Sens. Bill Cassidy, R-La., and Angus King, I-Maine, said this month that "conversations are ongoing" to reform the Social Security program ...

Cassidy indicated to Fox News Digital on Thursday that Biden’s apparent unwillingness to meet is what’s holding the group from publicly moving forward. ...

 "President Biden has never made himself available to hear about the Cassidy-King proposal to save Social Security from impending 24% benefit cuts," Cassidy said. "Biden calls himself a deal maker; we can’t make a deal without him. By not engaging, the president is choosing that current retirees’ Social Security benefits are cut by 24%."

 A Senate aide told Fox News Digital, "there have been multiple requests from both sides of the aisle to meet with President Biden, and those have not been met." They stressed that the group was bipartisan, and its membership is in "the double-digits." ...

    Yeah, right. The President is supposed to go out on a limb to promote a wildly unpopular plan to cut Social Security benefits and raise taxes even though it's hopeless because no Republican will vote for it anyway. This smacks of bad faith. It's just an attempt by Republicans to immunize themselves from the entirely accurate accusation that they want to cut Social Security benefits.

Mar 23, 2023

This Is Ridiculous

    Social Security's continued use of wildly outdated vocational information in determining disability continues to draw media attention. How much longer will the agency go on with the pretense that it's trying to develop a new source of vocational information? What's it been now, 12 years or more, that they've been working on this and they still can't get the answers they want?

Mar 22, 2023

New Headcount Numbers

    The Office of Personnel Management (OPM) has posted updated numbers showing the headcount of employees at each agency. Note that these numbers do not tell the whole story. They don't account for part time employees nor for overtime. Overtime is a huge part of the story at Social Security. A Full Time Equivalent (FTE) report would cover that but we seldom see FTE reports.  Here are Social Security's numbers as of December with earlier headcount numbers for comparison:

  • December, 2022 58,916
  • September, 2022 57,754
  • June, 2022 58,332
  • March, 2022 59,257
  • December, 2021 60,422
  • September, 2021 59,808
  • June 2021 59,707
  • March 2021 60,675
  • December 2020 61,816
  • September 2020 61,447
  • June 2020 60,515
  • March 2020 60,659
  • December 2019 61,969
  • December 2018 62,946
  • December 2017 62,777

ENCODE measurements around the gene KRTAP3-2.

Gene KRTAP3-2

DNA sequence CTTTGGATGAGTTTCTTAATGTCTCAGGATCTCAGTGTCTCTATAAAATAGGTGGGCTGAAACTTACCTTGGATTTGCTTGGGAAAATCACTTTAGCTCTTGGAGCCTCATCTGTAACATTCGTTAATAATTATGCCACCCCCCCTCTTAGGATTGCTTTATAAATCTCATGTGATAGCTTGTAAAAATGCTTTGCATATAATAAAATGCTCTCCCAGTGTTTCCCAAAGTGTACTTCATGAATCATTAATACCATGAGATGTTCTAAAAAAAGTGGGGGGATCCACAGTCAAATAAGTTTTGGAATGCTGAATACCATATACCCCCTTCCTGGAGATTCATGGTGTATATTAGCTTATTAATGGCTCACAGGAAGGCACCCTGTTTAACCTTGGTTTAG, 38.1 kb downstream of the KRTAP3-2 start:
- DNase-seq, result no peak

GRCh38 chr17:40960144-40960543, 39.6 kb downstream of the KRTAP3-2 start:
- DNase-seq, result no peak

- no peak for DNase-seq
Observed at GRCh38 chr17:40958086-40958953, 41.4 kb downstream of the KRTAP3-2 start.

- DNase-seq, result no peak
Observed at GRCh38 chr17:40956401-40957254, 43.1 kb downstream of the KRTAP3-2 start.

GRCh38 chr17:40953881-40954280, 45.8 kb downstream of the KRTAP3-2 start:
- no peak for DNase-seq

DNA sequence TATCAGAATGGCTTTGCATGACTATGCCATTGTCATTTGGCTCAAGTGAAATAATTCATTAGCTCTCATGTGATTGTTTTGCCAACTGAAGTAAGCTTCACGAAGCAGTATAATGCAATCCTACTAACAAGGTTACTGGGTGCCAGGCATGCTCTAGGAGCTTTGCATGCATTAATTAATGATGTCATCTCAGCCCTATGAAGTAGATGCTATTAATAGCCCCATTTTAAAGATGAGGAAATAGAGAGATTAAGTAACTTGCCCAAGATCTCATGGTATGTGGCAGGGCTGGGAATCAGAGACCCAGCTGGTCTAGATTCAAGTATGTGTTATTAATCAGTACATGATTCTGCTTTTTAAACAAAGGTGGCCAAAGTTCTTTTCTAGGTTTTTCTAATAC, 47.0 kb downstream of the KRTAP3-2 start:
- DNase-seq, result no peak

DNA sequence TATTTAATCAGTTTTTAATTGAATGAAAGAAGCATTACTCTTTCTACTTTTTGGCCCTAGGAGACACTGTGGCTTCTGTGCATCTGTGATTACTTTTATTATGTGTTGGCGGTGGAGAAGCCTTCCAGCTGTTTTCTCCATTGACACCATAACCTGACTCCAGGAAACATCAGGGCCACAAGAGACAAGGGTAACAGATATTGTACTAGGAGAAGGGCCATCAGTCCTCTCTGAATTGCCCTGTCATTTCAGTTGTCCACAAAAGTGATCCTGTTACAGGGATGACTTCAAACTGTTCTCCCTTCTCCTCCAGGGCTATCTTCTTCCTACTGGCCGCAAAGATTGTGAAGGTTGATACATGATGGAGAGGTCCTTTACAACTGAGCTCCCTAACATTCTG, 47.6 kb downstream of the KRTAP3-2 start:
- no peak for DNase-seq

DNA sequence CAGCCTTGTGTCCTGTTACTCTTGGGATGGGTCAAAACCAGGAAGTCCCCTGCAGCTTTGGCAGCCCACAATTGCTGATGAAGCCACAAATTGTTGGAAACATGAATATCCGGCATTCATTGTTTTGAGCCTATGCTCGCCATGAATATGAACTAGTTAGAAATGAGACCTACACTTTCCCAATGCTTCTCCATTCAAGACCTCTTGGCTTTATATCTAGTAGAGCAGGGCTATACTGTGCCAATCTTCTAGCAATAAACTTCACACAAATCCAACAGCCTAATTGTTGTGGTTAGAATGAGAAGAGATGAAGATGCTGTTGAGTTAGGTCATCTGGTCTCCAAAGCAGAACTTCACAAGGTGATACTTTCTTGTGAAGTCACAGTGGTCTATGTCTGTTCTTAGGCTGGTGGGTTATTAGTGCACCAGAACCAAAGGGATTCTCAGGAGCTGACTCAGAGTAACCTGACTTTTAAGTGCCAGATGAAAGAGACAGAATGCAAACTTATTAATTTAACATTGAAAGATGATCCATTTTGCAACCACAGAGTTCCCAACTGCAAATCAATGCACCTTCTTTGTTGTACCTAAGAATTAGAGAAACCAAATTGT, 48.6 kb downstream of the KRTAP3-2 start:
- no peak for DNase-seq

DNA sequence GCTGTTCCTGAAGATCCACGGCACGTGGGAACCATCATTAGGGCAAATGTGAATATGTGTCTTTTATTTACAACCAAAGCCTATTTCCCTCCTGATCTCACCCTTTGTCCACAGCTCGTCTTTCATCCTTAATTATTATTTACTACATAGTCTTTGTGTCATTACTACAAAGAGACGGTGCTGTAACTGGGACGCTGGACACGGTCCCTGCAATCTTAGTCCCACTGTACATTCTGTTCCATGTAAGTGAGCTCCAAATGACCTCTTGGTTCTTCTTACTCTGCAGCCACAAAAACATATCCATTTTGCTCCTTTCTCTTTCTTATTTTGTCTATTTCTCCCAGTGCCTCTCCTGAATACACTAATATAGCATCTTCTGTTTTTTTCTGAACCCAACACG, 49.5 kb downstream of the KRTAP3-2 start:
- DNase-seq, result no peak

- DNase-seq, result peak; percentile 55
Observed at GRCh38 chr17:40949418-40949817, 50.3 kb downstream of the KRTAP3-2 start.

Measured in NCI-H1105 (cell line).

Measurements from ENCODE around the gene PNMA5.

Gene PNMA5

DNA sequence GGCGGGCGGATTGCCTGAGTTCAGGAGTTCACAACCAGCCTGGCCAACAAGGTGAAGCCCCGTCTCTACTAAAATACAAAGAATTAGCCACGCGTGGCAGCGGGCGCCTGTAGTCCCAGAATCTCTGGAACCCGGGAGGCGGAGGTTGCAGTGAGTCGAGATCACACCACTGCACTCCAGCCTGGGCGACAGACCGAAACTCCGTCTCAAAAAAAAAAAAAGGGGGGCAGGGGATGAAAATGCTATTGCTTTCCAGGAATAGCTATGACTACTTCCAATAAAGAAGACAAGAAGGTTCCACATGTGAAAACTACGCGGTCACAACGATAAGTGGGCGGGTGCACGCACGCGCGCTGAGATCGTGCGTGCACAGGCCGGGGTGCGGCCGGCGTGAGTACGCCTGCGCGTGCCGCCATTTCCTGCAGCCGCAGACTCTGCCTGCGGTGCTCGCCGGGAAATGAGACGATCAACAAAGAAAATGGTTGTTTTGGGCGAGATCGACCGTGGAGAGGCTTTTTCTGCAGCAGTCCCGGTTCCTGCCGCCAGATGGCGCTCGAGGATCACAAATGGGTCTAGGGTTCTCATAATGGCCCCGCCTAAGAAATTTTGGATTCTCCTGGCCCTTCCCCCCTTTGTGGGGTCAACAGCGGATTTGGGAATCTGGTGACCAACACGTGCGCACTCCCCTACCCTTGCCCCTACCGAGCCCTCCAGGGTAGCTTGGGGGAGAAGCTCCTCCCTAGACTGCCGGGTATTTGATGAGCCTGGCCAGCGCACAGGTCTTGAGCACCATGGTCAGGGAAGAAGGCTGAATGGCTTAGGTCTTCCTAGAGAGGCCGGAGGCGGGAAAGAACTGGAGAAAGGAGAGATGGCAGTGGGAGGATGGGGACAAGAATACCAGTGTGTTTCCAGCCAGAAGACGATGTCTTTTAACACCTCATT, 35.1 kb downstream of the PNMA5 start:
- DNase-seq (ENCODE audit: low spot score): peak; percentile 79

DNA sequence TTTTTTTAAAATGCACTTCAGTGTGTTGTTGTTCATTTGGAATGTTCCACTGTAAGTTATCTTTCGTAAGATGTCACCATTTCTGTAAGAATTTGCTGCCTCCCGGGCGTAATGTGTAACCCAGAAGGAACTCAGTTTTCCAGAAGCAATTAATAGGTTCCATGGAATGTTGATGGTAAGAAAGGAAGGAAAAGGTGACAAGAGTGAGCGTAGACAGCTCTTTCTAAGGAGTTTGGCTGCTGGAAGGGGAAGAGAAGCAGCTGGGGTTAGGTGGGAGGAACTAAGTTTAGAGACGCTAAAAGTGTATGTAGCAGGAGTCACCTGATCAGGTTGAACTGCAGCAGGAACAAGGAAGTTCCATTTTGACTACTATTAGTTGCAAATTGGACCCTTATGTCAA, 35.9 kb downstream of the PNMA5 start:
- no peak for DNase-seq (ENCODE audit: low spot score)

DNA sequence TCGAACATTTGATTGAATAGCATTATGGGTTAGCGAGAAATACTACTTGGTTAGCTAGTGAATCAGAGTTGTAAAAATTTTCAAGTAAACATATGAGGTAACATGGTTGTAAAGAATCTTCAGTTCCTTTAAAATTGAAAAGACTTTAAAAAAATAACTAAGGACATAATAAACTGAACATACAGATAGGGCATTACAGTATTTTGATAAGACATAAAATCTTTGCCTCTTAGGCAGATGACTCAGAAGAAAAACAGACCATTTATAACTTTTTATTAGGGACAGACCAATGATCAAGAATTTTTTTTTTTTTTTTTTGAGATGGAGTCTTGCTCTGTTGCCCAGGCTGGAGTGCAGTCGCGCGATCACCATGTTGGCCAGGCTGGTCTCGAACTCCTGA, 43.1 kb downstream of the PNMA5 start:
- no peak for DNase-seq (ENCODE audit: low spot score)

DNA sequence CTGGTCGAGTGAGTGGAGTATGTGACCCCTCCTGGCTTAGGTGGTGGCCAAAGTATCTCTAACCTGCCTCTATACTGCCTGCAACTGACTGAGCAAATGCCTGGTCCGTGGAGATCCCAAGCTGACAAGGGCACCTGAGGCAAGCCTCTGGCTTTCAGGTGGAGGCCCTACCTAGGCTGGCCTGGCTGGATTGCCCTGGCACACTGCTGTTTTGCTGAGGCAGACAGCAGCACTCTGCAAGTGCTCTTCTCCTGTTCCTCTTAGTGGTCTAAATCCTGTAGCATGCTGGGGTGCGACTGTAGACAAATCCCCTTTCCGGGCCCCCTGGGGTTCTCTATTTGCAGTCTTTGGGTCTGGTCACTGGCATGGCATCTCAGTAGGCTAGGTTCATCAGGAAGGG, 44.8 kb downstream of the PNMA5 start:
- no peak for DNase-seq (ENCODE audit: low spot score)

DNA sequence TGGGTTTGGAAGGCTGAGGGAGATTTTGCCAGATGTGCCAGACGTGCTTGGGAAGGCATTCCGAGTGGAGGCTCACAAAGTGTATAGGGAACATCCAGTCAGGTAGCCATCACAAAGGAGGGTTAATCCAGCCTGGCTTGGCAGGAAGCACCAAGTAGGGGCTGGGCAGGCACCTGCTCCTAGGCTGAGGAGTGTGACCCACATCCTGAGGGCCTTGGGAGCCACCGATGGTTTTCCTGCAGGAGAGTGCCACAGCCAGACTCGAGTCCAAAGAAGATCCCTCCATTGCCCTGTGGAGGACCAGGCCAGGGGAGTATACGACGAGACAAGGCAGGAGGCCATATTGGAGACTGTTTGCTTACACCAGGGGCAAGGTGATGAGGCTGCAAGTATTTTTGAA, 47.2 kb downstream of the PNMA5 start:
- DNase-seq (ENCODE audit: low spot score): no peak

• December 2016 63,364
  • December 2015 65,518
  • December 2014 65,430
  • December 2013 61,957
  • December 2012 64,538
  • December 2010 70,270
  • December 2009 67,486
  • December 2008 63,733

Mar 21, 2023

Continued Turmoil In France Over Plan To Increase Retirement Age

     From the New York Times:

President Emmanuel Macron vowed to stay the course on Tuesday after his government barely survived a no-confidence vote in Parliament that ensured the passage of his unpopular pension overhaul but did little to quell the swirling political uncertainty about the future of his second term. ...

Despite months of massive street protests and strikes, Mr. Macron has not said much publicly about his pension overhaul, which increases the legal retirement age to 64, from 62, and he had mostly left members of his cabinet to defend it. ...

With 278 votes in favor, the main no-confidence motion on Monday fell only nine votes short of succeeding — a much smaller margin than initially expected, and a sign that Mr. Macron’s political troubles are far from over.

Even some lawmakers within Mr. Macron’s own party, Renaissance, have expressed reservations the pension changes, and a few have gone so far as to suggest he should try to calm the country by setting aside the pension overhaul instead of forging ahead with it. ...

Mar 20, 2023

GOP Threatens Disaster

     House Republicans have proposed that appropriations for Fiscal Year (FY) 2024, which begins on October 1, 2023, be cut back to the FY 2022 levels. Democrats on the House Appropriations Committee asked heads of major agencies what that would mean for their agencies. Social Security responded that going back to FY 2022 numbers would mean they would have to:

  • Close field offices and shorten hours we are open to the public, cutting off vital access to face-to-face service delivery.
  • Increase the amount of time individuals wait for a decision on their initial disability claim, leading to an average wait time of 9 months, or up to 30 percent longer than today.
  • Implement a hiring freeze for the agency and the DDS, which means a reduction of over 5,000 employees who are essential to processing retirement claims, making disability decisions, answering the National 800 Number, and issuing new and replacement Social Security cards.
  • Furlough staff for over 4 weeks and lay off approximately 6,000 employees—producing even longer wait times than customers experience today on our National 800 Number and in our field offices, causing delays to decisions on retirement claims and delays in processing Social Security cards and verification of Social Security Numbers for individuals seeking employment.
  • Eliminate overtime pay, reducing our ability to keep pace with claims and other service requests

Mar 18, 2023

Nothing Has Changed